'The unthinkable is happening': Ford warns 400,000 jobs lost in pandemic only tip of iceberg
TORONTO -- Ontario Premier Doug Ford said the more than 400,000 jobs lost in the province in March amid the COVID-19 pandemic is “just the tip of the iceberg.”
Canada’s national statistics agency released its monthly Labour Force Survey on Thursday morning ahead of the release of national modelling data, which showed the worst-case scenario for COVID-19 growth in the country.
The survey used March 15 to 21 as a sample week and is based on interviews with about 56,000 households. During that week, many non-essential businesses were shut down as a result of the pandemic.
Employment on a whole fell by about one million last month, the survey found, bringing the employment rate to 58.5 per cent—the lowest rate since April 1997.
“These increases in absences from work can be attributed to COVID-19 and bring the total number of Canadians who were affected by either job loss or reduced hours to 3.1 million," the Statistics Canada report said.
In Ontario, about 250,000 full-time jobs were lost and about 155,000 people lost their part-time positions.
About 227,000 of those jobs were in the Greater Toronto Area, the survey found.
“The unthinkable is happening,” Ford said. “Ontario lost at least 400,000 jobs last month due to the fall out of this terrible virus. That’s 400,000 people unemployed, 400,000 pay cheques lost, 400,000 families finding it harder to put food on the table and keep a roof over their heads.”
“Sadly, these numbers are just the tip of the iceberg. They are just a snapshot of what we are dealing with.”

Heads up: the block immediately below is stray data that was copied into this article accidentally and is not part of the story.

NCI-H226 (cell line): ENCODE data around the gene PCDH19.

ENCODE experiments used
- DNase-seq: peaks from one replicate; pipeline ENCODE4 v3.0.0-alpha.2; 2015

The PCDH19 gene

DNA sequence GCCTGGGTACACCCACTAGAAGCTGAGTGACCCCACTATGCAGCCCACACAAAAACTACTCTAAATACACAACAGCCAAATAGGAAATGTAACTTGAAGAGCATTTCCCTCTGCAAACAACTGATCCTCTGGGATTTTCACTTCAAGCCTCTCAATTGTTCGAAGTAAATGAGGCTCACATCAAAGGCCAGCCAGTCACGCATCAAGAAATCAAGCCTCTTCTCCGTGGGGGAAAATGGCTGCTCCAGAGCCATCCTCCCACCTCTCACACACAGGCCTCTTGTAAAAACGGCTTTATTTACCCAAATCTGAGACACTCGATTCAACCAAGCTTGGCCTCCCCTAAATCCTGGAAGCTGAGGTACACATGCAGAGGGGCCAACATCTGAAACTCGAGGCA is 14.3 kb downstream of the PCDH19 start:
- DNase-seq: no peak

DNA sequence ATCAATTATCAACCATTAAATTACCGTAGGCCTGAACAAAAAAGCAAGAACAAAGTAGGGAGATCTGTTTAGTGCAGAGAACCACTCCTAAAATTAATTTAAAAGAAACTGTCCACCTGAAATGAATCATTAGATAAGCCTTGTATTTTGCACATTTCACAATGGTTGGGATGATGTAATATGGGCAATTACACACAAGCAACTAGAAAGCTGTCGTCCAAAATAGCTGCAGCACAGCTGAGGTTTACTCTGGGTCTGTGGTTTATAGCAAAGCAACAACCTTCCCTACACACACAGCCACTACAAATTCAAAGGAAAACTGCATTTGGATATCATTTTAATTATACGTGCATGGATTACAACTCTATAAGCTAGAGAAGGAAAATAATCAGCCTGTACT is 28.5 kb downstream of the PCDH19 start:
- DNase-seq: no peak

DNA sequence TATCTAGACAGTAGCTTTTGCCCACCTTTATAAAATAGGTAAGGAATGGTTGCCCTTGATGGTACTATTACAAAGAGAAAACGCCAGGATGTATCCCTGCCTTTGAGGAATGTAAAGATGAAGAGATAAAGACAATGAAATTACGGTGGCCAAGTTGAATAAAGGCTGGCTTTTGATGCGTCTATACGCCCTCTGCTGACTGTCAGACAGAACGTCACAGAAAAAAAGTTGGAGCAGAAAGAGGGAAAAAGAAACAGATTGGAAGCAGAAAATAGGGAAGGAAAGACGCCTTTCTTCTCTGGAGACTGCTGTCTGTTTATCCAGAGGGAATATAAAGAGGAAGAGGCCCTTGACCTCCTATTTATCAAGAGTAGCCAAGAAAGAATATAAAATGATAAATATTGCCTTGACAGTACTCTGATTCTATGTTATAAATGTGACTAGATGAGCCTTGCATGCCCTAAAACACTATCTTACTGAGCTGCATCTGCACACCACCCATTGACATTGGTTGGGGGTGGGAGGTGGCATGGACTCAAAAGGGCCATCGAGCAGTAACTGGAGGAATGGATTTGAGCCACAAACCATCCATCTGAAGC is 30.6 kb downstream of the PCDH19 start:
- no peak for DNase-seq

According to the survey, the unemployment rate in the province rose from 5.5 per cent to 7.6 per cent.
Speaking at Queen’s Park on Thursday afternoon, Ford said the government will be launching a committee to help grow the economy after COVID-19 runs its course.
“These aren’t just numbers. These are real people. It breaks my heart. It keeps me up at night,” he said. “As a province … we’ve had to make unthinkable sacrifices. We’ve paid a tremendous cost.”
“We aren’t going to wait until this is over. We are going to start working on the economic right now.”
Majority of COVID-19 cases are in four provinces
Speaking to reporters on Thursday afternoon, Canada’s health officials said that with strong public health measures, between 11,000 and 22,000 Canadians could die from the virus.
The numbers differed based on various scenarios of infection.
The data showed that 94 per cent of current cases are in four provinces—Quebec, Ontario, British Columbia and Alberta. Ninety-eight per cent of COVID-19-related deaths are also in those provinces.
Last week, Ontario health officials forecasted that between 3,000 and 15,000 people in the province will die from the virus with health measures that are already in place. Since then, the province has reduced the number of essential businesses allowed to stay open and are urging residents to stay at home as much as possible.
More than 5,000 people have been diagnosed with COVID-19 in the province to date, but Ontario health officials have been criticized for the lack of testing, which may scew the numbers.
Chief Public Health Officer Dr. Theresa Tam said they are ramping up testing at national laboratories to make sure testing capacity as a whole can accelerate.
“You have seen a whole series of briefings from Ontario stepping up all their measures,” she said. “We will be supporting Ontario whenever the need arises.”